Never purposely feed bears (or other wildlife) or try to approach them.

Limit food sources

  • put garbage in containers that have tight-fitting lids, and put them out only on the morning of garbage day, not the night before (you can purchase specially designed bear-resistant containers, which work best)
  • take garbage to the dump often, if you do not have curbside pick-up
  • frequently wash garbage cans, recycling containers and lids with a strong-smelling disinfectant
  • fill bird feeders only through the winter months
  • put away feeders in the spring and instead, offer birds natural alternatives (e.g., flowers, nesting boxes, fresh water)
  • do not leave pet food outdoors, in screened- in areas or porches
  • do not put meat, fish or fruit in composters outside (keep scraps in the freezer until garbage day)
  • pick all ripe fruit from trees and bushes and fallen fruit off the ground
  • remove grease and food residue from barbecue grills, including the grease cup underneath, after each use
  • inform cottage renters of how to avoid attracting bears to the property

Keep your eyes and ears open

  • travel in groups of 2 or more (bear attacks occur primarily on people who are alone)
  • make noise as you move through areas where visibility is restricted or where background noise is high, such as near streams and waterfalls (e.g., singing, whistling or talking will alert bears to your presence, giving them a chance to avoid you)
  • while outdoors, keep your eyes and ears open:
    • scan your surroundings to check for bears
    • do not wear music headphones
    • watch for signs of bear activity (e.g., tracks, claw marks on trees, flipped-over rocks or fresh bear droppings)
    • if you are out with a dog, leash it (uncontrolled, untrained dogs may actually lead a bear to you)
    • pay attention, especially if you are working, gardening or berry picking
    • occasionally scan your surroundings to check for bears
    • rise slowly if you are in a crouched position so that you don’t startle nearby bears

Take safety precautions

  • carry and have a readily-accessible whistle or air horn
  • learn how to use bear pepper spray and carry it readily accessible
  • consider carrying a long-handled axe, if you are in “remote areas or deep in the forest”

If you encounter a bear

Stop. Do not panic. Remain calm.

Take these steps:

  • quickly assess the situation and try to determine which type of an encounter this might be – sighting, surprise or close encounter
  • do not try to get closer to the bear for a better look or picture
  • make sure the bear has a clear escape route — don’t corner a bear
  • always watch the bear and slowly back away until the bear is out of sight
  • get inside, if you are near a building or vehicle
  • leave the area, if you are berry-picking, hiking, camping, jogging or cycling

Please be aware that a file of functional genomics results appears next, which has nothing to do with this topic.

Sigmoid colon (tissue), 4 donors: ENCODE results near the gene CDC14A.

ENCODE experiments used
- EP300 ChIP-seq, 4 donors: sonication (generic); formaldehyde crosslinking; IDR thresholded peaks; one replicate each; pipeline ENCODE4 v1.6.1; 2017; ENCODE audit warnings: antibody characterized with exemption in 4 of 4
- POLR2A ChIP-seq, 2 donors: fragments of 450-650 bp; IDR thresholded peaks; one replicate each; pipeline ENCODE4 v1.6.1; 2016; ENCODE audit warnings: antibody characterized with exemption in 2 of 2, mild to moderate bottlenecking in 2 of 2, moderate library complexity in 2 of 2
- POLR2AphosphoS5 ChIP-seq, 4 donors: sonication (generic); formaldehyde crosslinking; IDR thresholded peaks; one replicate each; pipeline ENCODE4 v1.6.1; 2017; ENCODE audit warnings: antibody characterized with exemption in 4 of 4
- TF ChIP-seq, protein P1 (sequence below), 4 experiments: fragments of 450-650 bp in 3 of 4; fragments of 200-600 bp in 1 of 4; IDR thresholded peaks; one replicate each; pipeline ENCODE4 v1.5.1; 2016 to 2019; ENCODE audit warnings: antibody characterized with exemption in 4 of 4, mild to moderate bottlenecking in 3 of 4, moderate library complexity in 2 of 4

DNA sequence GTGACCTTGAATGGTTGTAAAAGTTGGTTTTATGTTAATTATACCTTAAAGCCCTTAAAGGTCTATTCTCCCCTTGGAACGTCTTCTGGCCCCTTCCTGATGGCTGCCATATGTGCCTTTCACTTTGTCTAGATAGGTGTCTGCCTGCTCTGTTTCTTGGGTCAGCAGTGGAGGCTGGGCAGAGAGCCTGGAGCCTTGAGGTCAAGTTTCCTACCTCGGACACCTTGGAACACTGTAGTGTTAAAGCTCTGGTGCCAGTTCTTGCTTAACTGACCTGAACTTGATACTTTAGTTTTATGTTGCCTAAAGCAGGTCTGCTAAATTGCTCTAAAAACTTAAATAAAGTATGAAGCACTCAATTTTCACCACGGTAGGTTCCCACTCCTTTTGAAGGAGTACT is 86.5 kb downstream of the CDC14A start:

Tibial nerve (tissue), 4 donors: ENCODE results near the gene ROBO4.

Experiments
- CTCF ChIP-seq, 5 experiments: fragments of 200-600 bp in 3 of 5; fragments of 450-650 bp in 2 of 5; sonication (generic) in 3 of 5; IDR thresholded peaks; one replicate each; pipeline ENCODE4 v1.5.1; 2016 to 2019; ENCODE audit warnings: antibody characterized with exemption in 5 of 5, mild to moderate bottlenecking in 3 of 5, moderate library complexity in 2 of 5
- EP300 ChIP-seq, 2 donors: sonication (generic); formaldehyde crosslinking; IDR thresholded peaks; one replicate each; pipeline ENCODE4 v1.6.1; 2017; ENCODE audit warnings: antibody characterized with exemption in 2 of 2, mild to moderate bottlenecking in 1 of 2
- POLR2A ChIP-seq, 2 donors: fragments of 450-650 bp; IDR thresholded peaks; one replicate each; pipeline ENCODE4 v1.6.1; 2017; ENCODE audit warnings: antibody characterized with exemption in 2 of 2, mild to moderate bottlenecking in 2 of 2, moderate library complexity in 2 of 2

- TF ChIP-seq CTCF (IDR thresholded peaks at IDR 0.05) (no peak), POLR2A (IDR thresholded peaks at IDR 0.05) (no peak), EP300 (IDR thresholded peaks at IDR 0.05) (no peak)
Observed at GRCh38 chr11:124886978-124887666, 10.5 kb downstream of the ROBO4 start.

• if you are with others, stay together and act as a group
  • if the bear does not get closer to you, slowly back away, talking to the bear in a quiet, monotone voice

Do not:

  • scream
  • turn your back on the bear
  • run
  • kneel down
  • make direct eye contact
  • climb a tree
  • retreat into water or try and swim — a bear can do these things much better than you

If it is a close encounter:

  • yell
  • wave your arms to make yourself look bigger
  • throw objects
  • blow a whistle or an air horn
  • make noise to try and persuade the bear to leave
  • prepare to use bear pepper spray

If the bear keeps advancing toward you:

  • stand your ground
  • use your bear pepper spray (if the bear is within seven metres) or anything else you can find or use to threaten or distract the bear
  • fight back as if your life depends on it

After the bear leaves:

  • tell others about bear activity in the area
  • if the bear was eating from a non-natural food source (like garbage or bird food), remove or secure the item that attracted the bear

Bear behaviours/warning signals

When bears are caught off guard, they are stressed, and usually just want to flee. These are all warning signals bears give to let you know you are too close.

Stand on its hind legs

A bear usually stands to get a better look at you or ‘catch your scent’. This is not aggressive behaviour.

Act defensively

If a bear feels threatened by your presence, it may try to get you to back off and leave it alone. To do this, it may:

  • salivate excessively, exhale loudly, or make huffing, moaning, clacking and popping sounds with its mouth, teeth and jaws
  • lower its head with its ears drawn back while facing you
  • charge forward, and/or swat the ground with its paws (known as a ‘bluff’ charge)

Make noise

Generally, the noisier the bear is, the less dangerous it is, provided you don't approach the bear. The noise is meant to ‘scare’ you off and acts as a warning signal.